Waterpipe smoking and risk of coronary artery disease

Research output: Contribution to journalReview articleContributedpeer-review



Purpose of review Smoking tobacco using a water pipe is becoming more prevalent globally, particularly amongst younger populations. In addition to its growing popularity, more evidence is emerging regarding associated harm, and several misconceptions exist concerning the likely adverse health effects of waterpipe smoking (WPS). It is timely, therefore, to examine the body of evidence linking WPS to coronary artery disease (CAD). Here, we review the direct evidence linking WPS to CAD and examine additional, indirect evidence of associated harm. We discuss the clinical and public health implications of the current evidence and provide suggestions for further research. Recent findings A multicentre case-control study in Lebanon has recently demonstrated an association between WPS and CAD. There are few prior studies making this direct link. However, a large body of evidence has emerged showing close similarities between WPS and cigarette smoking with regard to the toxicity of smoke and acute inflammatory and haemodynamic effects following exposure to it. Summary There are consistent similarities between WPS and cigarette smoking in regard to association with CAD, the nature of the smoke produced, and the acute haemodynamic effects and inflammatory responses that follow exposure. These findings justify both public health and clinical interventions to reduce WPS. Further studies are warranted to confirm a causal association between WPS and CAD.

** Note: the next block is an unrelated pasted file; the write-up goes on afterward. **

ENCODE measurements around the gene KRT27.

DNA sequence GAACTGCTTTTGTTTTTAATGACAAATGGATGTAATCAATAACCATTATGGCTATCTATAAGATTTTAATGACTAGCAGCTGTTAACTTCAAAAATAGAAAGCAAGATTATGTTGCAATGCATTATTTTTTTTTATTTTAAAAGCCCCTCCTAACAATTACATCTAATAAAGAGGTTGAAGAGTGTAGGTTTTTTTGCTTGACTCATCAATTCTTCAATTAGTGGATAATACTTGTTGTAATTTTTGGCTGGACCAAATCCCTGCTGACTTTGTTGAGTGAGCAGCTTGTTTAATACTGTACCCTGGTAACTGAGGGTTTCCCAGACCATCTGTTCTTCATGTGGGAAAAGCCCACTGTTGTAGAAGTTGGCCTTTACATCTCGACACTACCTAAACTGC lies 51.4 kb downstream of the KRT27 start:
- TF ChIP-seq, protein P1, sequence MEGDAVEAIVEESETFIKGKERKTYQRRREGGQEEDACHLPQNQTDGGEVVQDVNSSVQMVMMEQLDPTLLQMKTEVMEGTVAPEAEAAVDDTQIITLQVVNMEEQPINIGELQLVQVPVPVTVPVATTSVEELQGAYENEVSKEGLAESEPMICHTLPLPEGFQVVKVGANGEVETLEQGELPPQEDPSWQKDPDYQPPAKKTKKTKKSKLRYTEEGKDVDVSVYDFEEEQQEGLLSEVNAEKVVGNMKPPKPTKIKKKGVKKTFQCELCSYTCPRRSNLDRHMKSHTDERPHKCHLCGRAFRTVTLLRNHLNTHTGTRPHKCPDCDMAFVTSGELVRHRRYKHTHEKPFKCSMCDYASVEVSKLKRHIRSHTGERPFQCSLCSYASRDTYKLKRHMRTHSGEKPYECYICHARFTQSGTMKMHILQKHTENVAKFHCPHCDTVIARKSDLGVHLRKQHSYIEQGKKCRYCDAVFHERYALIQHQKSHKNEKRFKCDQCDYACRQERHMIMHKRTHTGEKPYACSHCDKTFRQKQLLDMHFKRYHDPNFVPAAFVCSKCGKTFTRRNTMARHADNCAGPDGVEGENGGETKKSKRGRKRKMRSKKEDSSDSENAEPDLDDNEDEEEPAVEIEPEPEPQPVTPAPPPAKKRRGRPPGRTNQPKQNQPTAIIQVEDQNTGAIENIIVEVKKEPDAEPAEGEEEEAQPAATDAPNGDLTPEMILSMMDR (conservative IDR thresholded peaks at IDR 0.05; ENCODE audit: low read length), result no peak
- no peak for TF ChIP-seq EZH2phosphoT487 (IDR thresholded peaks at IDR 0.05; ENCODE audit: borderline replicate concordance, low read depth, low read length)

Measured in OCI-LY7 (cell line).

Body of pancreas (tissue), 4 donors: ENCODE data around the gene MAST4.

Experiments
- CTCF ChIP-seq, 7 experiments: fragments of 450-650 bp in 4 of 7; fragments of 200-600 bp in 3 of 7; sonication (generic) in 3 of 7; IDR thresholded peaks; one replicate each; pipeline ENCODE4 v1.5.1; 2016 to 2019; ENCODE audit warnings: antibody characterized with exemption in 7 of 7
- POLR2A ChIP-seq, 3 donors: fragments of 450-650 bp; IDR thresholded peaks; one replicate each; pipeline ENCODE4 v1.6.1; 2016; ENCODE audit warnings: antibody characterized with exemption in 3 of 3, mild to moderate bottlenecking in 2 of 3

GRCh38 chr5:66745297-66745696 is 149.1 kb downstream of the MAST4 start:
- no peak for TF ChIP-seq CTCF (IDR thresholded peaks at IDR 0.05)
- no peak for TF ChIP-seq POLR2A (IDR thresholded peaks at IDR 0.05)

Original languageEnglish
Pages (from-to)545-550
Number of pages6
JournalCurrent Opinion in Cardiology
Issue number5
Publication statusPublished - 1 Sept 2016

External IDs

PubMed 27428005
ORCID /0009-0004-4894-2360/work/142240727


Sustainable Development Goals


  • coronary artery disease, hookah, shisha, waterpipe smoking

Library keywords